“As a medium of exchange, bitcoin offers several unique innovations to currency: global nature, infinite divisibility, and easy to carry” stated Edmund Moy, former director of the United States Mint. “It will be a disruptor to the traditional notions of currency. In the end, currency will be better for it” he calimed.
Bitcoin is the booming virtual currency currently taking over the world (or so it seems). It is hard not to notice people everywhere advertising they have gotten rich off bitcoin, or proclaim it the currency of the future. Though bitcoin may be revolutionary, it is also likely to be a flash in the pan.
So what is bitcoin? Bitcoin is a digital currency that operates independently of a central bank. Sounds exciting doesn’t it? What may be even more exiting is the encryption technique used to regulate the generation of bitcoin and verify the transfer of funds, or more commonly known as ‘the blockchain.’ Before we discuss the blockchain, let’s first unpack the potential upsides to virtual currencies.
By operating on an open source platform, bitcoin has low barriers to participation. At least in theory, if you owned a computer, you would not only be able to use, but mine bitcoin as well. This is one key factor Mr. Moy pointed out previously ‘global in nature… easy to carry.’ Unlike traditional currencies, bitcoin is seen as a global and all-inclusive currency. As the world becomes more efficient and globalization becomes increasingly prominent, humanity is likely to need a global currency to facilitate a broader scope of exchange. Bitcoin offers this. No longer would a consumer need access to anything other than a computer and the internet to participate in meaningful transactions.
Secondly, bitcoin offers much sought after anonymity to its holders. The blockchain ledger only lists encrypted addresses of those involved in a bitcoin transaction. Those addresses are held by individuals, so no one would know your address, unless you specifically told them. Why is this attractive? Financial institutions account for roughly 1/5 of all data breaches. The blockchain enables bitcoin to operate in a more secure, private way. Privacy of information carries almost unlimited value as we store more and more information in virtual capacities.
Lastly, bitcoin operates as a decentralized currency. Because bitcoin verifies transactions in a way not dependent of a third party, there is no need for a backing financial institution, government, or other body to be involved. This allows for unregulated peer-to-peer transactions. Furthermore, as Edmund Moy previously stated, this allows bitcoin to become a serious threat to traditional currency. When a transaction needs to be verified, the first ‘computer’ to solve for the unique transaction ID is rewarded bitcoin (this is known as mining), and because it is almost infinitely divisible, there is no need for a centralized body to control it. By taking out the middle-man, bitcoin provides a more efficient way of connecting buyers and sellers.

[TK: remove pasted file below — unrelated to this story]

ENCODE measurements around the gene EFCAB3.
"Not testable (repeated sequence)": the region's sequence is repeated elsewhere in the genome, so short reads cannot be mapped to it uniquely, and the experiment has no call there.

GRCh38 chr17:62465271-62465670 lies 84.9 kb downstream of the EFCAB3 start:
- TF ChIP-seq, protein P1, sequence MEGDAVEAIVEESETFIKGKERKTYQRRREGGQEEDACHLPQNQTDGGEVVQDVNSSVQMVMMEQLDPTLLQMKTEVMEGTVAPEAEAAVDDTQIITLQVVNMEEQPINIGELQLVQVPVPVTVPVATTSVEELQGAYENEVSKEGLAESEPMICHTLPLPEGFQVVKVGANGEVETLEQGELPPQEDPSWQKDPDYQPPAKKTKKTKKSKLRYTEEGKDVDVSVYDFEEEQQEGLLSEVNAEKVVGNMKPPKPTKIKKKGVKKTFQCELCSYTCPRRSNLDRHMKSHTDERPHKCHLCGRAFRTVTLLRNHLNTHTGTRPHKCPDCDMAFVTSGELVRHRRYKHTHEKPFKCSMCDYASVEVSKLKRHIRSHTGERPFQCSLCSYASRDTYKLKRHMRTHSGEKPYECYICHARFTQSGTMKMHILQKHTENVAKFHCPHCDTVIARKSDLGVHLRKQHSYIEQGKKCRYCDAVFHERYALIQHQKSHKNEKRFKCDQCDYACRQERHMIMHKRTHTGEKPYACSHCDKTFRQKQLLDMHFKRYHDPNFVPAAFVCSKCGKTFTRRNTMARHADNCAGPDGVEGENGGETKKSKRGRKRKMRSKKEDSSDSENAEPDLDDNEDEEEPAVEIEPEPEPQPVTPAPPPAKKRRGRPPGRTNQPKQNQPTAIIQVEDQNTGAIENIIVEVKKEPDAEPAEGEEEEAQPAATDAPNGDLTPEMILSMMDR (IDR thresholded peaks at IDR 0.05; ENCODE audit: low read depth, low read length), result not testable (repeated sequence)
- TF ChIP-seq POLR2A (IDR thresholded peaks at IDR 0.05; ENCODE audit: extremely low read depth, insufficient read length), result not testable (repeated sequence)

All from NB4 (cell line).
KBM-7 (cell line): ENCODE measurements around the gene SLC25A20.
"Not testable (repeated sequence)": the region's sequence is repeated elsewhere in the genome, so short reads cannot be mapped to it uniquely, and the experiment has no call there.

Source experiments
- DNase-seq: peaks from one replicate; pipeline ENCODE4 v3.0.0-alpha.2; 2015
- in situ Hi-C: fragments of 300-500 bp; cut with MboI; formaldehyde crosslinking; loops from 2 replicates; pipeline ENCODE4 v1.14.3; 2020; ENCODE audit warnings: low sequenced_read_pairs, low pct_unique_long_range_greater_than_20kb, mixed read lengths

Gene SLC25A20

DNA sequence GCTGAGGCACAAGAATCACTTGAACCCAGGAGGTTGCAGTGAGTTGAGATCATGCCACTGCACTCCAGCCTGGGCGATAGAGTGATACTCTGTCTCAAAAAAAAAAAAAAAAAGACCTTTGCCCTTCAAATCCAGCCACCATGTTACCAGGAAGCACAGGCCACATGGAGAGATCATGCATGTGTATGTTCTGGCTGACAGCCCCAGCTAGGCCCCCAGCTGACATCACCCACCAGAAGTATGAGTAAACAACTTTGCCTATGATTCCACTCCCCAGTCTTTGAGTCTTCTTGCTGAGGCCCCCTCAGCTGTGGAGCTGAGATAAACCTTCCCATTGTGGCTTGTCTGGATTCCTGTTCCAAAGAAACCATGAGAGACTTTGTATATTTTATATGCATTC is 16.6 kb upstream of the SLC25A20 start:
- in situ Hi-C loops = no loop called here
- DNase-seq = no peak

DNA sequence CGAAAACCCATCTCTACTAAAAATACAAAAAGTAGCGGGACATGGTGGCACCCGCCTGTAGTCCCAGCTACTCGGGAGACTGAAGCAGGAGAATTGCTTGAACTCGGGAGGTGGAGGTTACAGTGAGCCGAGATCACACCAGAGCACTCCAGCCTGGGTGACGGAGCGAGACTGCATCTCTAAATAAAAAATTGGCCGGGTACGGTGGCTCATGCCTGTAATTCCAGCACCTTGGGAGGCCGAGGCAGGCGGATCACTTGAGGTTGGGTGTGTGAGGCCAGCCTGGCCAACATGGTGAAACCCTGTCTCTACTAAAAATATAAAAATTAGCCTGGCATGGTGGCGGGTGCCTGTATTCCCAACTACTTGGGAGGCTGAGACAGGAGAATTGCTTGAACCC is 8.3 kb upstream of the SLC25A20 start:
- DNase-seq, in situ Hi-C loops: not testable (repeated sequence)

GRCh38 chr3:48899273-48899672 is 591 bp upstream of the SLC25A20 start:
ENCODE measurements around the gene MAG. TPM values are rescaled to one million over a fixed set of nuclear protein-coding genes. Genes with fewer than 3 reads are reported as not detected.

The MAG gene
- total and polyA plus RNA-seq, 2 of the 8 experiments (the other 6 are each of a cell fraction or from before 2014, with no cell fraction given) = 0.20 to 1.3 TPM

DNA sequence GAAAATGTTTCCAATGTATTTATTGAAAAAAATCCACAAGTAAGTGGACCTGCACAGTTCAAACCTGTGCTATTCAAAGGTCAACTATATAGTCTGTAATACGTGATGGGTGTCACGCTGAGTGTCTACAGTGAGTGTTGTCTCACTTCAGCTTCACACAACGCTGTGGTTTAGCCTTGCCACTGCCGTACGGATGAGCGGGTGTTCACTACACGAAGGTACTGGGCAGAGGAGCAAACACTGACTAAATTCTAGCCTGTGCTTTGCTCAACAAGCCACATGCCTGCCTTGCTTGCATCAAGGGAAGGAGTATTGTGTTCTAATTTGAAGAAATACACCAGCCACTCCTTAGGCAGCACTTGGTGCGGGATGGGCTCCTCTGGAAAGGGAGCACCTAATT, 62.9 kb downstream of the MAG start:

Though bitcoin seems to have incredible upside, it is unlikely to replace ‘the notions of traditional currency.’
Underestimating the power of monetary policy is very easy to do. Because there is no body behind bitcoin, it may not ever be a medium of exchange at all. Due to the lack of a third party, bitcoins value is incredibly volatile.
Think about buying a home. Today, you may be able to buy a house for 10,000 BTC (bitcoin), however; tomorrow, BTC is quoted at a much higher price. Due to volatility, your home is now worth 5,000 BTC. If you would have waited to buy, you would have twice the wealth you have today. Situations like this cause will cause buyers to hold their funds, and markets will freeze. In contrast, while purchasing in a form of currency backed by a third party, consumers do not experience a fear of missing out and markets become more fluid.
“But bitcoin will solve problems of scarcity and inflation.” This is another misguided belief held by many. Though bitcoins supply is limited at 21 million, there are currently more than 1,300 other forms of virtual currency, including two additional forms of bitcoin. The virtual money supply is unlimited, as is true for traditional currency. Despite this, many believe bitcoin will replace the U.S. Dollar and has led to a virtual gold rush, creating a very dangerous bubble.
Aside from bitcoins doubtful outlook, one thing is for certain: the blockchain is here to stay. Not only the financial industry, but every industry will soon be using blockchain technology in one way or another. The use of modern computing power to verify information and validate transactions is sure to be one of the keynote accomplishments of our era.
The example of fraud prevention is an easy example of how useful the blockchain can be. For example, if insurance companies operated from an open sourced ledger, and its customers could be assigned an encrypted ID number, it would be impossible for someone to commit insurance fraud. If their ID number was subject to validation on a public ledger, multiple claims for the same event would never be validated. Less fraud and increased efficiency (in theory) would translate to lower insurance rates, as non-healthcare based insurance fraud is estimated to be north of $40 billion per year. The blockchain is sure to increase effectiveness, efficiency, and security of every industry it is applied to.
Although bitcoin may be exciting, it may be helpful to take a step back and try to grasp the larger picture. Bitcoin may be no more than a bubbled investment that gained its value from a successful application of the blockchain. After its first major success, it is increasingly exciting to see what changes blockchain technology will provide in coming years. Industries such as transportation (autonomous driving), healthcare, and finance are sure to be largely impacted.